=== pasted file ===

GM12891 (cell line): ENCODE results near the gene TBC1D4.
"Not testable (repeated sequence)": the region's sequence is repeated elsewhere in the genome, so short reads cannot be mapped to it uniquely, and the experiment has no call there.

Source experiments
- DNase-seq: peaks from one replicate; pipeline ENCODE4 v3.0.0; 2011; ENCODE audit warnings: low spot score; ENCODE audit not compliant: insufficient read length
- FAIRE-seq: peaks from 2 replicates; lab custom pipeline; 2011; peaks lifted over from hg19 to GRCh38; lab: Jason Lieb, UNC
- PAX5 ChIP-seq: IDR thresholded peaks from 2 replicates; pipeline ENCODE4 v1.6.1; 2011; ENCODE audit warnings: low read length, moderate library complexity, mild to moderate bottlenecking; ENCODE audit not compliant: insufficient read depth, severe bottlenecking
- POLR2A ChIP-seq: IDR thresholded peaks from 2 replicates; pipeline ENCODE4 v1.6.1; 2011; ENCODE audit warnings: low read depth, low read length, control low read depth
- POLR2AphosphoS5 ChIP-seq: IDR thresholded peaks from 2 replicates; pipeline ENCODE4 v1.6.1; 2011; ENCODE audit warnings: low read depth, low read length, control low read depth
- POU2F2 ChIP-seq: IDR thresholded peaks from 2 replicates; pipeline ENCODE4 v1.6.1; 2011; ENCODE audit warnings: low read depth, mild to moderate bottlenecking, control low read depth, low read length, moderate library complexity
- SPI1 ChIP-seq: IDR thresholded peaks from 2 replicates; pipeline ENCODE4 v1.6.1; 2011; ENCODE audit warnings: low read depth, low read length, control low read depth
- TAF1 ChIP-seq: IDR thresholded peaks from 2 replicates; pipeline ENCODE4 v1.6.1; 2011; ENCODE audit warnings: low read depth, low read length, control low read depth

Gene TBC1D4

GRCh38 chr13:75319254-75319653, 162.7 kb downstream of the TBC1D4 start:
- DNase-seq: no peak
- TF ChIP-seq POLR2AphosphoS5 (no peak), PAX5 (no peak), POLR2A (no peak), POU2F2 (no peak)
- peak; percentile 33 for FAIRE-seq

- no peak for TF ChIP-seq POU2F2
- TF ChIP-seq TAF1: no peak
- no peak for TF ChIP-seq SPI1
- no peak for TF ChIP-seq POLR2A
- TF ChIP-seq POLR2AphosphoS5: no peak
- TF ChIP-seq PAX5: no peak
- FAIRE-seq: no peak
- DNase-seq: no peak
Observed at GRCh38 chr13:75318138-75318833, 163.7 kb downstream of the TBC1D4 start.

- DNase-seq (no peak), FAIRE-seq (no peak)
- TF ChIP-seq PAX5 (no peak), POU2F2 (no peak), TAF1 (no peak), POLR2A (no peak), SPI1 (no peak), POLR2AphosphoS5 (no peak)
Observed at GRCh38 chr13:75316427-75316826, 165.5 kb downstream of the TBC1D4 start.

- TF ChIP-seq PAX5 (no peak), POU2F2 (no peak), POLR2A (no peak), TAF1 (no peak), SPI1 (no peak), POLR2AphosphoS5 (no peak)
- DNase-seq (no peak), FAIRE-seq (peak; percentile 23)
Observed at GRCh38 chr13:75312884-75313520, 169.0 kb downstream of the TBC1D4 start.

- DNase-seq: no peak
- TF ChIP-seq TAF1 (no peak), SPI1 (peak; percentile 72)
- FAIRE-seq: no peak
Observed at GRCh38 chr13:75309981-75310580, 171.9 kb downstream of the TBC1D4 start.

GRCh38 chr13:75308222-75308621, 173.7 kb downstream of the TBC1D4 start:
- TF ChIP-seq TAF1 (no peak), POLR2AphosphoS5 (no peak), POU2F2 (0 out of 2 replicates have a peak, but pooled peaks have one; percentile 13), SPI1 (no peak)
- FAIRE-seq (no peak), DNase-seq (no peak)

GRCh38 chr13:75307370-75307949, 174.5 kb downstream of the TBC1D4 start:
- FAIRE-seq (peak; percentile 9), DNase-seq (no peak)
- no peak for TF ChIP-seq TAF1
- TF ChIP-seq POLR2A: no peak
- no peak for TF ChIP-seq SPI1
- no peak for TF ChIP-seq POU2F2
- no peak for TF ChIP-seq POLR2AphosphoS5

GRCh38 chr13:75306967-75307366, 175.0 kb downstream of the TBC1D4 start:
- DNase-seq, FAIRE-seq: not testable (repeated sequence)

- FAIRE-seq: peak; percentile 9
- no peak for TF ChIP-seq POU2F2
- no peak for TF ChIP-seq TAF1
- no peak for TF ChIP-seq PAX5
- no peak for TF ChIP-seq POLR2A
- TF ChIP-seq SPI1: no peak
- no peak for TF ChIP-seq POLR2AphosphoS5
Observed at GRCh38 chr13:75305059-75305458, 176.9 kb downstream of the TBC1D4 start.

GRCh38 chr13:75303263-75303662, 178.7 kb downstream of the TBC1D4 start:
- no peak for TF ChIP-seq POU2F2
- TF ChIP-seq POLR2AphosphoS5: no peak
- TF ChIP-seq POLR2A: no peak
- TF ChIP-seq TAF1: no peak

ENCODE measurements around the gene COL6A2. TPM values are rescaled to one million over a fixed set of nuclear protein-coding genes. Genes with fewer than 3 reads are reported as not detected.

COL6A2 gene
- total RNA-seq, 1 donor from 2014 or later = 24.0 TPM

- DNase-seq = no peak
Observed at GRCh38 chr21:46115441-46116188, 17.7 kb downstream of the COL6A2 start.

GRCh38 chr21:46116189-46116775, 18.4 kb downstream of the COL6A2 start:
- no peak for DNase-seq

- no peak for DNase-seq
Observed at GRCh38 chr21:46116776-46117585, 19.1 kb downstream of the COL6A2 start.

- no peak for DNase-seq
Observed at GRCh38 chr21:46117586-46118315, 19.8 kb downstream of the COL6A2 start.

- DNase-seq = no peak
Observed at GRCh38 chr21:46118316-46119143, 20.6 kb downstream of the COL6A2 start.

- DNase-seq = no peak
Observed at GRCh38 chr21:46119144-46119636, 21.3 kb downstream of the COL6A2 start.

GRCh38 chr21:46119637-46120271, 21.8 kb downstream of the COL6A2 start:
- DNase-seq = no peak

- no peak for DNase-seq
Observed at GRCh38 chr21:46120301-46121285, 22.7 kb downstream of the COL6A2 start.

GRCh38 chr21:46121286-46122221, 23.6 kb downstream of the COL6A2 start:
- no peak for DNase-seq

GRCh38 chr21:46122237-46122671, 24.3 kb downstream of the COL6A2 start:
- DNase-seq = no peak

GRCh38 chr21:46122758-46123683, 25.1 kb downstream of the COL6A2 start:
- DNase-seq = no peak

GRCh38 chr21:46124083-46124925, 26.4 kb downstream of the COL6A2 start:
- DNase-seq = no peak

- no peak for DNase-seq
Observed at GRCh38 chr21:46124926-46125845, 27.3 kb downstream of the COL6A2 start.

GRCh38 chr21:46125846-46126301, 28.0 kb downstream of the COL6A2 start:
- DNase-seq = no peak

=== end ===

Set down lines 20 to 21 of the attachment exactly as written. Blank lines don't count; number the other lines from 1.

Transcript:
- no peak for TF ChIP-seq POLR2A
- TF ChIP-seq POLR2AphosphoS5: no peak